We all knew it was coming, and how could it not? Let’s face it, blasting away demons doesn’t get old. This reboot of the classic first-person-shooter lives up to the hype of its predecessors with engaging, fast-paced gameplay and stellar graphics. Bullets will fly. Limbs will be broken. So sit down, strap in, and suit up for one wild ride.
Doom wastes no time setting up an elaborate story or trying to explain how demons arrived on a Martian mining installation. Within the first minute of gameplay you have a gun in hand and are thrown into a chaotic frenzy of blood and thrashing, possessed scientists. In some ways, Doom goes so far as to resist classic storytelling elements usually encountered in similar games. For example, when ascending in an elevator early on, a man’s face appears on a screen and begins to explain how the compound was overrun. You only get to hear a few sentences before the Doom Marine smashes the screen with his fist. Yup, we’re here for one thing, and one thing only: murdering demons.
Now I don’t mean to say that there isn’t a good deal of thought and care put into the world building. There is. Each gun has its own description, along with your equipment and suit, all fully upgradable. You can also access your Codex, which stores information on environments, weapons, monsters, and artifacts. The only thing is that you don’t want to stop the game long enough to read any of it. Everything about Doom pushes you to move forward and move fast. During loading screens messages such as “Standing still is death. Stay on the move as much as possible.” appear, hinting that the team at id Software has reverted to a simpler form of game.
After just coming off Uncharted 4, this was a big adjustment for me. Every room I ran into I would stop and look around, trying to glean any information I could from the environment. This is not how Doom is meant to be played.
Standing still really is death. If you do, you’ll just be target practice for all the flame-spitting demons. With a new game function dubbed “Glory Kill”, you can collect health packs from bodies, but you need to get up close and personal to do it. At times, it is literally the only way to survive. Depending on how you approach each demon, the glory kill will be executed differently. Sometimes it’s throwing them down and smashing their brains out with your boot, or ripping off an arm and beating them over the head with it. You can even get rewards for achieving multiple varied glory kills. The Doom Marine gets creative, I’ll give him that.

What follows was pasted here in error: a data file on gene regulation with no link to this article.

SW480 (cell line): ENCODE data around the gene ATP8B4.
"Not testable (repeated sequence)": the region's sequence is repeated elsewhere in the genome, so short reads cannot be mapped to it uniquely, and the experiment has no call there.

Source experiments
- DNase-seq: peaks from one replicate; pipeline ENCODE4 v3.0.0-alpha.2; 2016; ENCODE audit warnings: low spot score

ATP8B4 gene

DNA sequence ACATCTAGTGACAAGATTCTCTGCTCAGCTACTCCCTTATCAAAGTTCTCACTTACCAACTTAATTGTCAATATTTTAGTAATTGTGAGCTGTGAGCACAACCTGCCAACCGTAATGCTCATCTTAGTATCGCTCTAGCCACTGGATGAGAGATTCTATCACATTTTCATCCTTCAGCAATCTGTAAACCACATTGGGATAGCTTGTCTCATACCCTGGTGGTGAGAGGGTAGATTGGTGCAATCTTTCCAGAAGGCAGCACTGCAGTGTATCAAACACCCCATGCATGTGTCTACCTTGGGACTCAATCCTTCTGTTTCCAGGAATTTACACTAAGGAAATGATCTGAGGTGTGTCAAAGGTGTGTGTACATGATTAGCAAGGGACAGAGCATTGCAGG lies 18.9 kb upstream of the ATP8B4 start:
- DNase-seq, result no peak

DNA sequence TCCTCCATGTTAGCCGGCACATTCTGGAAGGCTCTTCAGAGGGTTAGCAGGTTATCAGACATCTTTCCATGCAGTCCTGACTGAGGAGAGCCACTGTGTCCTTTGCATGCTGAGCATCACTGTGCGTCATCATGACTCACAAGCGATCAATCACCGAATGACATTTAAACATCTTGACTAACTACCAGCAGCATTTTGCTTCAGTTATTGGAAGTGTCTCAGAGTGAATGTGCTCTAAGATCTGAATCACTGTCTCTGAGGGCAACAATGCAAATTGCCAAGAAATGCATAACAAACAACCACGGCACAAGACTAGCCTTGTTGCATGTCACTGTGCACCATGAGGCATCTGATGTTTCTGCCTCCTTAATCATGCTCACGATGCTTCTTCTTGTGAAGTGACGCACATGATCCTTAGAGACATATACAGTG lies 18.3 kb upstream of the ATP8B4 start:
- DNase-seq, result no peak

The very mechanics of the game keep you moving as fast as possible. There is no sprint toggle. Sprint is the only speed. Similarly, there is no button for reloading, and you pick up health and ammo by simply walking over them. They do give the chainsaw its own button, however, and whenever you use it to cleave a demon in two, a bounty of extra ammo drops. What the game seems to be telling you is, “Move quickly, and be as mean as you can.”
At the heart of it, Doom is about heightening user experience and enjoyment through pure action and gratuitous gore. Oh, and death metal. Don’t forget the driving, blood-pumping death metal. Old fans of the classic will be glad. There is possibly no greater catharsis than tearing apart a room full of demons with your bare hands. If a rollercoaster ride of bloody, macho heroics is what you’re looking for, look no further. Doom certainly delivers on that end, and I have to give it to them: for what it is, it’s fun.
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